On November 4th and 5th, the Amicale Internationale de Neuengamme (AIN) came together for their yearly congress in Hamburg.
Founded in 1958, the Amicale Internationale is an international umbrella organization for various national associations of former inmates of the Neuengamme concentration camp. Since last year’s congress, Janusz Kahl, a Polish survivor of Neuengamme, has passed away. Now supported primarily by second and third generation relatives of survivors, the Amicale Internationale runs through the traveling representatives of the national associations: Mark Van den Driessche and Kristof Van Mierop, from Belgium; Helle Vibeke Sørensen, from Denmark; Thomas Käpernick, from Germany; Jean-Michel Clère and Jean-Michel Gaussot, from France; Martine Letterie, from the Netherlands; and Urszula Spinkiewicz, from Polen. This year, representatives of local associations of survivors also participated in the congress for the first time. Tom Devos represented the Belgian association of Meensel-Kiezegem, and Evert Lubbersen represented Putten (Netherlands).
As in previous years, the AIN representatives attended the November 3rd meeting of the Advisory Board of the Neuengamme Concentration Camp Memorial in the days leading up to the congress, during which they presented and discussed their work and current projects. Afterwards, the delegates united for the 4th meeting of the field camp and commemorative sites initiatives, a forum in which current developments of memorialization for former satellite camps of Neuengamme are exchanged. The evening event, “How do Victims’ Descendants of Nazi Persecution Engage with the Legacy of National Socialist Persecution?” [Flyer], was moderated by the Study Center’s director, Oliver von Wrochem, in the State and University Library. He was joined by Swenja Granzow-Rauwald and Andrea von Treuenfeld, as well as the AIN President Jean-Michel Gaussot and Vice President Martine Letterie. Having recently published their family histories, they presented their books as part of the “Future of Remembrance” forum. Jean-Michel Gaussot presented his book "Ode au grand absent qui ne m'a jamais quitté" to a wider audience in January 2017 [Flyer], and Martine Letterie will present her book "De Genen van Mijn Vader" in Hamburg on December 14, 2017 [Flyer].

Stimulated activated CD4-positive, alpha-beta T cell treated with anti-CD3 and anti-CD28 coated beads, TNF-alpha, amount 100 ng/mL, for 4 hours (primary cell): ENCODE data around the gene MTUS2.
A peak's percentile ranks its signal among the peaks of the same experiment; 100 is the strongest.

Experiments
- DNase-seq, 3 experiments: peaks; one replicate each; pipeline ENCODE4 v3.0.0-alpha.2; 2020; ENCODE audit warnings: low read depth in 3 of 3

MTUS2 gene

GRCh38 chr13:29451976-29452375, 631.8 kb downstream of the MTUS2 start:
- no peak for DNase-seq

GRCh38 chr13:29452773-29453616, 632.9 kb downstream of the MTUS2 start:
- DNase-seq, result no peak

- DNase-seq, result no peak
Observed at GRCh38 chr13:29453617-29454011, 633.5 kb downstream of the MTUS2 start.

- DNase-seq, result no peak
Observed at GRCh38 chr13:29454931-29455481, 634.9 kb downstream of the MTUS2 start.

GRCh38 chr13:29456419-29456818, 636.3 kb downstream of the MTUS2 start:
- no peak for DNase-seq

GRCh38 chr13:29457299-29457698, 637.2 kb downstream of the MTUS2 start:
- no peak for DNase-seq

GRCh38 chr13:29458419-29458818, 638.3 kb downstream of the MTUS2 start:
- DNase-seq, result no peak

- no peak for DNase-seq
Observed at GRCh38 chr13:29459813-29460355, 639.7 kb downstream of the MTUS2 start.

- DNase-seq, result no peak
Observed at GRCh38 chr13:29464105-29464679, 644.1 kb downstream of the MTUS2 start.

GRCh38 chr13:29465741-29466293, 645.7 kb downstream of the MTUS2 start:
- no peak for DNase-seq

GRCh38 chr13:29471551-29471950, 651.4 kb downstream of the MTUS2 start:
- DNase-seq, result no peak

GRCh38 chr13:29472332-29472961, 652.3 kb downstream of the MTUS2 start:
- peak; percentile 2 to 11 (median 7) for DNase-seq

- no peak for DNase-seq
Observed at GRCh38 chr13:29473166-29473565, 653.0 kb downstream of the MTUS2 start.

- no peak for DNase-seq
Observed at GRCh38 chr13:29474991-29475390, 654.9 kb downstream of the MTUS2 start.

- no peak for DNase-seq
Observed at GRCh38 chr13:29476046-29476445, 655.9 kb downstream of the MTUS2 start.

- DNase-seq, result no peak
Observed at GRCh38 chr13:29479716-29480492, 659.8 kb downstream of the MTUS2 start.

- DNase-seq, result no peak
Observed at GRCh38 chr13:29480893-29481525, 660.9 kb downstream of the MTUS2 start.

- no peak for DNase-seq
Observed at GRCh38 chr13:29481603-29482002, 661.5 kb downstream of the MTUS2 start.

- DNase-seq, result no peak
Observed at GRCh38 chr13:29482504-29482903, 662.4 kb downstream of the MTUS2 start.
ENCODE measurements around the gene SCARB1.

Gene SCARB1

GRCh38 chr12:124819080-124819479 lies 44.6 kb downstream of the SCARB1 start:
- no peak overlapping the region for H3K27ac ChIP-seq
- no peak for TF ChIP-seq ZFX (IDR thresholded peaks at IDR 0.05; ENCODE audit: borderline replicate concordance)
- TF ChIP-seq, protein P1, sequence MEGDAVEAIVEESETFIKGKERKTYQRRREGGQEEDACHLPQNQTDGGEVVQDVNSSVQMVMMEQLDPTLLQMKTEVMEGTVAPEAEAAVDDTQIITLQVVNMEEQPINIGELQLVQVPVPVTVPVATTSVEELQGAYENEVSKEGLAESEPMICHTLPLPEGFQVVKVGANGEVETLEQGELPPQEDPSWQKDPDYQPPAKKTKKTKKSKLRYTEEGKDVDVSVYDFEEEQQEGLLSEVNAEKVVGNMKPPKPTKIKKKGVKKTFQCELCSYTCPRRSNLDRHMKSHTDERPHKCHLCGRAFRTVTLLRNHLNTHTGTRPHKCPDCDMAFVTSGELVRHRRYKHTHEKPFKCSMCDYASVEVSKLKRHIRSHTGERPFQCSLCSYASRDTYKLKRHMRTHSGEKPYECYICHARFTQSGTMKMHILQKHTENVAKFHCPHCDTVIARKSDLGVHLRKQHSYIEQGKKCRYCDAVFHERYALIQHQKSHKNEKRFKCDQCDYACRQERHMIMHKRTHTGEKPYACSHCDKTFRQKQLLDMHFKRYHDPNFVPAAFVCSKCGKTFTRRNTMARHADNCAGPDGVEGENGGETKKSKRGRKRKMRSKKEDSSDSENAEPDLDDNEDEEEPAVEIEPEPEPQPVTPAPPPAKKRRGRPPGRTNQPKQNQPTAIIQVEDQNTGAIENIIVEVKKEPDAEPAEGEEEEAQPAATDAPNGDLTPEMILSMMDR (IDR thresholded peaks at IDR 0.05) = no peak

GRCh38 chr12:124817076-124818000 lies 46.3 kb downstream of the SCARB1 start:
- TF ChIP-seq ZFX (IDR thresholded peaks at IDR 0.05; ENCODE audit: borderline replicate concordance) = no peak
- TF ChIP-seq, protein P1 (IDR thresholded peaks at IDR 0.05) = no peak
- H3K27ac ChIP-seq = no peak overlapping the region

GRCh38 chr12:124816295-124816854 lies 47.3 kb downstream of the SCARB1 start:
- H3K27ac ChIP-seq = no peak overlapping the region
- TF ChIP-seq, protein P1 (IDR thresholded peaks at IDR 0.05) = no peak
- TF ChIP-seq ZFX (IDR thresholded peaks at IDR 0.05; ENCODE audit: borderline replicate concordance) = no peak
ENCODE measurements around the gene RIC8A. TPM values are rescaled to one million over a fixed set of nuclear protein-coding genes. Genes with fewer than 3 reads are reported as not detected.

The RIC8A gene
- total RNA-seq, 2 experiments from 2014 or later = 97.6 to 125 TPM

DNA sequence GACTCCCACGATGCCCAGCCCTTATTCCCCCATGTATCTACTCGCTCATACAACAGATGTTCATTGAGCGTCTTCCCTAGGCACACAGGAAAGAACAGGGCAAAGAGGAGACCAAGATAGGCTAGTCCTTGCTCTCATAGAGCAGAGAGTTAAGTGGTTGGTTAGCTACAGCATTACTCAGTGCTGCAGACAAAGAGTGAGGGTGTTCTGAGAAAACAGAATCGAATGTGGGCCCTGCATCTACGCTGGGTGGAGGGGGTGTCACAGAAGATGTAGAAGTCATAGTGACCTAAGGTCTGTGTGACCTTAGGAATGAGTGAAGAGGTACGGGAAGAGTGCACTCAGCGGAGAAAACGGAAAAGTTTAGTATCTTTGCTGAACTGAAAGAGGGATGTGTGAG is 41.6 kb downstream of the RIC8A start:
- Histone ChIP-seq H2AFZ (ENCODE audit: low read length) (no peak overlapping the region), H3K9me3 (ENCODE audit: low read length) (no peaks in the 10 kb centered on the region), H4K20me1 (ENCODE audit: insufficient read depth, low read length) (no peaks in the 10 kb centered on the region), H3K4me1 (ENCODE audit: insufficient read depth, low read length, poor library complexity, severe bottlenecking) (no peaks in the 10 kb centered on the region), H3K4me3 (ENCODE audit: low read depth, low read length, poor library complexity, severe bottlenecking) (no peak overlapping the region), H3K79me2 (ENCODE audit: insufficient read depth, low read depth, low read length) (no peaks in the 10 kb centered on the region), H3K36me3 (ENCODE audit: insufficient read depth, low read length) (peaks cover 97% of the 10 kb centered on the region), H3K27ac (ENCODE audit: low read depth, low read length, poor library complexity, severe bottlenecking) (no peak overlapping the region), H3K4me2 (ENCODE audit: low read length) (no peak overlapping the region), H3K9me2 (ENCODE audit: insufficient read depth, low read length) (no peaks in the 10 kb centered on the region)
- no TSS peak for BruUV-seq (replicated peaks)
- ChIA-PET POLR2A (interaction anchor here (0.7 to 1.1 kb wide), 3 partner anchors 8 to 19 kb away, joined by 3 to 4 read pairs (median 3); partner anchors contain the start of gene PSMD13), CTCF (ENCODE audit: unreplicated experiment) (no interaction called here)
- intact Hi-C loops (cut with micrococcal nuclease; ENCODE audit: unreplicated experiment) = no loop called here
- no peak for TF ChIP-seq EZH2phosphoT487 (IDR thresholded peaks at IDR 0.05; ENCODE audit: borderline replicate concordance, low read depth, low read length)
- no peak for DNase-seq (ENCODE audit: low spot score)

The AIN representatives opened this year’s congress with a joint commemoration and wreath-laying ceremony at the site of the former crematorium in the Neuengamme Concentration Camp Memorial. This was followed by an involved discussion regarding current developments in the various countries represented in the AIN, joint transnational projects, and memorialization in former satellite camps like Wolfsburg-Laagberg. These transnational projects include the 60th anniversary of AIN to be celebrated next year and the internet dialogue platform "Reflections on Family History Affected by Nazi Crimes" that is supported by relatives of former inmates and moving towards availability in multiple languages. This platform will aid relatives in many countries to present how Nazi persecution of their family members has left profound implications on their own lives. With the platform a space to publicly document these experiences, it will make clear the importance of remembering Nazi criminality in the present and future.
Following friendly talks with the management of the Neuengamme Concentration Camp Memorial concerning the planning of this coming year’s joint commemoration events and the forum "Future of Remembrance,” this year's congress ended.